I have a confession to make. I’m an introvert. Most people don’t believe me when I say that—partly because they misunderstand what an introvert is and partly because they see me as social and open. But the truth is, I’m an introvert, and one of my least favorite things is going to a cocktail party with a bunch of strangers or (gasp) a networking event. I usually find myself off in the back corner or by the food table, and I speak to maybe one or two new people.
I think one of the reasons I hate those things is because the first question that people ask is, “What do you do?” And automatically, I’m turned off. This question irritates me to no end because at the core, this question implies that the most interesting thing about me is my job. And I can assure you that while I like my job, there are so many more interesting things that are worth talking about. And I’ll bet that although you like your job, there are probably other, more interesting things you’d like to talk about, too!
This actually caused a bit of a kerfuffle with a friend of mine while we were both living in Hong Kong. She had been raised to be a professional networker, and she is constantly linking people from one part of the world to another part of the world. It is one of the loveliest things about her. And often she makes those connections based on professional criteria and backgrounds. Whenever I attended events with her, she would introduce me to someone and share two or three bullet points from my professional resume. It would go like this:
- Her: This is my friend, Robin. She is the head of a large consumer goods company here and previously lived in Argentina while she worked in consumer goods and telecom. She is also a professor!
- Them: Oh wow that’s very interesting. Please tell me more about consumer goods and your fancy job and what you think about manufacturing in China.
- Me: (Ugh it’s Thursday night. I thought this was a social event. I don’t want to talk about work. Can I please escape from here?). Well … what I’ve found in my experiences with manufacturing is … bla bla bla bla bla. I wanna go home now.
I actually had a conversation with her and asked her to stop introducing me with bullet points from my resume. She said, “OK so how do you want me to introduce you?” And I froze. I had no idea. It is so common for people in our culture (and in the business industry in general) to be achievement-focused that I didn’t even know what else she could say. I was so used to being introduced based on my job and company that it took me a while to think differently about how someone could introduce me. Should she introduce me as her friend who likes to write? Her friend who doesn’t want to talk about work? Her friend who likes airplanes? Her friend who would rather have the other person talk about themselves? It was really awkward.
Finally we settled on, “This is my friend Robin. She is really into art and design and learning about different cultures.” And I can’t even tell you how much more interesting and enjoyable the conversations were from there! Instead of focusing on accomplishments and achievements, we talked about things that are REALLY interesting in this world.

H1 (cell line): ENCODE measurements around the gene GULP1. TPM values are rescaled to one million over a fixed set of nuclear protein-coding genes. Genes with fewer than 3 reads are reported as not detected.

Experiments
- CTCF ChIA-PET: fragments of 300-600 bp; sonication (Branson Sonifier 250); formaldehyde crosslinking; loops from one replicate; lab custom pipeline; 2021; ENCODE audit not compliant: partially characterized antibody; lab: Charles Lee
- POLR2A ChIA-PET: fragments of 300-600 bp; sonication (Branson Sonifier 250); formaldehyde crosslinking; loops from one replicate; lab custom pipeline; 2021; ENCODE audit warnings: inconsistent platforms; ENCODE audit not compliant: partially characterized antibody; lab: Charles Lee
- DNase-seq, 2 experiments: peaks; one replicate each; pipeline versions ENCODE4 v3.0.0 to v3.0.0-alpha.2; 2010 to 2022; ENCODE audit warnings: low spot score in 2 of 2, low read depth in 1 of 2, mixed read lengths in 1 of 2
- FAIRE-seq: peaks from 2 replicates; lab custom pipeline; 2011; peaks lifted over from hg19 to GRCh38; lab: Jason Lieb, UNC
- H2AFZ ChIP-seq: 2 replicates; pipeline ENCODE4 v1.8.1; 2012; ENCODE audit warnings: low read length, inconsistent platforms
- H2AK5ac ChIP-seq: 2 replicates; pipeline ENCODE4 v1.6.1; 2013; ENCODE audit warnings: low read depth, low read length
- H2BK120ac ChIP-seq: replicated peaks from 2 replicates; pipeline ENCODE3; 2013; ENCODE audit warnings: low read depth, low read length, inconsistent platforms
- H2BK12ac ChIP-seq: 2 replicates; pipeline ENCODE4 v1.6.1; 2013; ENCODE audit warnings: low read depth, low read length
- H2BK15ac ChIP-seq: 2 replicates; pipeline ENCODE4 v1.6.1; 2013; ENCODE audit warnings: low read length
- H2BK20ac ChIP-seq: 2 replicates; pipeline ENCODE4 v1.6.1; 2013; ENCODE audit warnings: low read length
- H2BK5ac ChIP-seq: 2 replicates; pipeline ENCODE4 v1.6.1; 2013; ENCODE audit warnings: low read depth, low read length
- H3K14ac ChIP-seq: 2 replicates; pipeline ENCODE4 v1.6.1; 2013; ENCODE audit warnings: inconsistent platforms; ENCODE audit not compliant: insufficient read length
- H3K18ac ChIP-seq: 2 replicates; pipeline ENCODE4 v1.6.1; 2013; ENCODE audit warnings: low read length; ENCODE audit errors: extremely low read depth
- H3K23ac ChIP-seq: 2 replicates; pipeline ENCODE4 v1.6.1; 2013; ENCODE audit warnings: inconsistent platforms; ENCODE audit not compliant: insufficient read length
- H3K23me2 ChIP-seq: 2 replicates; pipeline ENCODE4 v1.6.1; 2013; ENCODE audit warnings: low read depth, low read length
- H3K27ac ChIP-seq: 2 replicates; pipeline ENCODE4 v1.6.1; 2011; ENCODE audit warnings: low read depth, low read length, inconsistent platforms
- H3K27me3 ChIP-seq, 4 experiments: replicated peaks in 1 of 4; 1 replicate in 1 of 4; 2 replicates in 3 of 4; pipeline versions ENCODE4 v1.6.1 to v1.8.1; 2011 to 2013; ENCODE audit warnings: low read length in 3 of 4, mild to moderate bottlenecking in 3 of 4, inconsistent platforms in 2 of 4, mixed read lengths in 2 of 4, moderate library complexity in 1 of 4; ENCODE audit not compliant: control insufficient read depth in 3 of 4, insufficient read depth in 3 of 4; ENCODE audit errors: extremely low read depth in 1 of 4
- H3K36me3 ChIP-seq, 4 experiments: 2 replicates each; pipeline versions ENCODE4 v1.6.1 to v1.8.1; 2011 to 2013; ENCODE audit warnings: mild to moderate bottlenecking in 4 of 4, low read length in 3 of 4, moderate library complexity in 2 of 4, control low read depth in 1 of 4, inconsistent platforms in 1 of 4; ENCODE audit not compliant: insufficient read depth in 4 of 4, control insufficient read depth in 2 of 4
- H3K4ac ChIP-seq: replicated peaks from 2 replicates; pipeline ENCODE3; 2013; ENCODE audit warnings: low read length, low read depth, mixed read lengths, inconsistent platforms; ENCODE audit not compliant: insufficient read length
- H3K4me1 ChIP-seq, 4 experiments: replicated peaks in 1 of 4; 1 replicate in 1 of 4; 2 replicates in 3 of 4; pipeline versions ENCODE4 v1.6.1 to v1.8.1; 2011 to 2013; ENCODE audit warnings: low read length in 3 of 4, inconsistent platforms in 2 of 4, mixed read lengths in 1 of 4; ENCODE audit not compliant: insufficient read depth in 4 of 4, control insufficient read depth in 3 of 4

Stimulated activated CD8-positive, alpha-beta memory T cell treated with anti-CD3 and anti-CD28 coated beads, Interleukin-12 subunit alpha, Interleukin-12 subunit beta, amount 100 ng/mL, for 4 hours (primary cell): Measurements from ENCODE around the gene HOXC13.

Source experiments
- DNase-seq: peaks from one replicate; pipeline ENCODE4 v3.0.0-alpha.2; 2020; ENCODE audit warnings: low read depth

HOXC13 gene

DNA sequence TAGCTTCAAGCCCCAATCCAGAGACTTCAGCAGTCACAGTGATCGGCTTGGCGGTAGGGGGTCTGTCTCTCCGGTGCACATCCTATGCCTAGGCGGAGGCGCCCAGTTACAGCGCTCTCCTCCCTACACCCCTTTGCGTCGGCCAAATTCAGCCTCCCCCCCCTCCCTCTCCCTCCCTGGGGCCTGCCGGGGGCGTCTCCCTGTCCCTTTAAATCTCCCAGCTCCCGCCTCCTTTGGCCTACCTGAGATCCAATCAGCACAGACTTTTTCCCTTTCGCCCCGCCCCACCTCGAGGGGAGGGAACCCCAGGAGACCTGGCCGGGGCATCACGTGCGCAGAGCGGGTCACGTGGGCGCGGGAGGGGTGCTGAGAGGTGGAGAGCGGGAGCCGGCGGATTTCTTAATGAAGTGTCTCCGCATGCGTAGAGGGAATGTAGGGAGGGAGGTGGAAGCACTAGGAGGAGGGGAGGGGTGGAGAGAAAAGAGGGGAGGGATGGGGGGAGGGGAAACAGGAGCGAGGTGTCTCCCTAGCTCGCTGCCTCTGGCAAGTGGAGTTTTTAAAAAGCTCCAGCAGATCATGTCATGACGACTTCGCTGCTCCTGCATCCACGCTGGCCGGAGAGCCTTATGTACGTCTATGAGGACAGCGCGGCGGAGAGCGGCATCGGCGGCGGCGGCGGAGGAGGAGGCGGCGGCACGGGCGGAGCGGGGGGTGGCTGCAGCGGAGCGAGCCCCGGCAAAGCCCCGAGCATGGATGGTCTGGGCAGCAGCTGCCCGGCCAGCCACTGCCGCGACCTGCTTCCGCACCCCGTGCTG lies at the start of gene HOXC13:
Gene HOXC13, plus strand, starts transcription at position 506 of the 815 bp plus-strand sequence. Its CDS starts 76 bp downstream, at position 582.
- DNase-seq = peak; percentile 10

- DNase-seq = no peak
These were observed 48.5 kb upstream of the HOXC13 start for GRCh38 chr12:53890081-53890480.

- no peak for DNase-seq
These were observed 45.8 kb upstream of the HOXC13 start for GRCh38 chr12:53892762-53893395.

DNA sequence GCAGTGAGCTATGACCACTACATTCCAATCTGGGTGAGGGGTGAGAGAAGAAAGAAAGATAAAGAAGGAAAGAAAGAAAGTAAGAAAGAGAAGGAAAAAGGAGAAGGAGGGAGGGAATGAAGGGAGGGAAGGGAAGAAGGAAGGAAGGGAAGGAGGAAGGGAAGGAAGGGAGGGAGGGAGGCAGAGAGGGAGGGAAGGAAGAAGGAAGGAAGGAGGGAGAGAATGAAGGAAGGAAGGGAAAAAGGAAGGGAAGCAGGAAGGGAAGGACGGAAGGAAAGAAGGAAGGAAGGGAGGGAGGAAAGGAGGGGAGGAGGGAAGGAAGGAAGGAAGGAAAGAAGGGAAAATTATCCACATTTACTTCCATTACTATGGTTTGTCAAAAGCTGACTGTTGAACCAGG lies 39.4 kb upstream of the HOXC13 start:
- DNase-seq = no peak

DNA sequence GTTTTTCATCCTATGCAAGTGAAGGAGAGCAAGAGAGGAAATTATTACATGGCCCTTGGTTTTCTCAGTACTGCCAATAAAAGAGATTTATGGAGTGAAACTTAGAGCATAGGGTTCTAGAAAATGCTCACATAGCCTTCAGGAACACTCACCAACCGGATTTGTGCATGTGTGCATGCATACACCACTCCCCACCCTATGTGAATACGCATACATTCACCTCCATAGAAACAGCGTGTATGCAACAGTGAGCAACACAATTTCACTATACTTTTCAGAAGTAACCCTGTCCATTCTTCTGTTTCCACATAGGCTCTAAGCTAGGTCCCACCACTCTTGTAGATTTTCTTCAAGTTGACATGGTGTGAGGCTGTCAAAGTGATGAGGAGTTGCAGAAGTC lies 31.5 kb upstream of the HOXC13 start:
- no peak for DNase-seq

This interaction reinforced how much we define ourselves and others by our accomplishments in the US, the UK, Hong Kong, and in business in general. It also made me realize how much meeting new people in Latin America was NOT focused on achievements and accomplishments. Even with business associates. Conversations there always quickly turned to things other than work. Questions and comments about current events, politics, the economy, and personal matters were always more prevalent than the standard, “So what do you do?” conversation.
To draw this point out even more clearly, I remember being on vacation in Uruguay one year. I was in a beach house with people from Argentina and from the US. Someone from the US mentioned that I had a PhD and one of my Argentine friends said, “You have a PhD?!?!?!” Now … this was a dear friend whom I had known for 4 or 5 years. We were close enough that we’d rented a beach house together with our friends for two weeks. This was not some random dude. And I was so proud that he didn’t know I had a PhD. It had never come up. It wasn’t important. And to be honest, with my Latin American friends, I don’t actually really know what they all do for work and they don’t really know what I do. We are friends, and we know each other in more meaningful ways.
Recently, there was an article in the New York Times by Adam Grant that said we shouldn’t ask kids what they want to be when they grow up because it frames their worth around their profession and work rather than around other qualities. This resonated with me and I realized it was related to my negative reaction to the “What Do You Do?”question.
So in an effort to shift from an achievement-focused conversation when meeting new people, I’m trying to figure out a different question to ask. Right now, I’m asking people, “What’s capturing your interest these days?” It’s catching people off guard but then leading to conversations about fly fishing, art exhibits, a lantern parade, the Red Sox, and the Northern Lights. Which is way better than hearing about work. At least to me.
I encourage you to figure out something else to ask people as well. While it’s great to talk about accomplishments and achievements and those should be celebrated, we should also remember to celebrate, recognize, and acknowledge the wider range of interests and contributions of one another. We are more than just our work!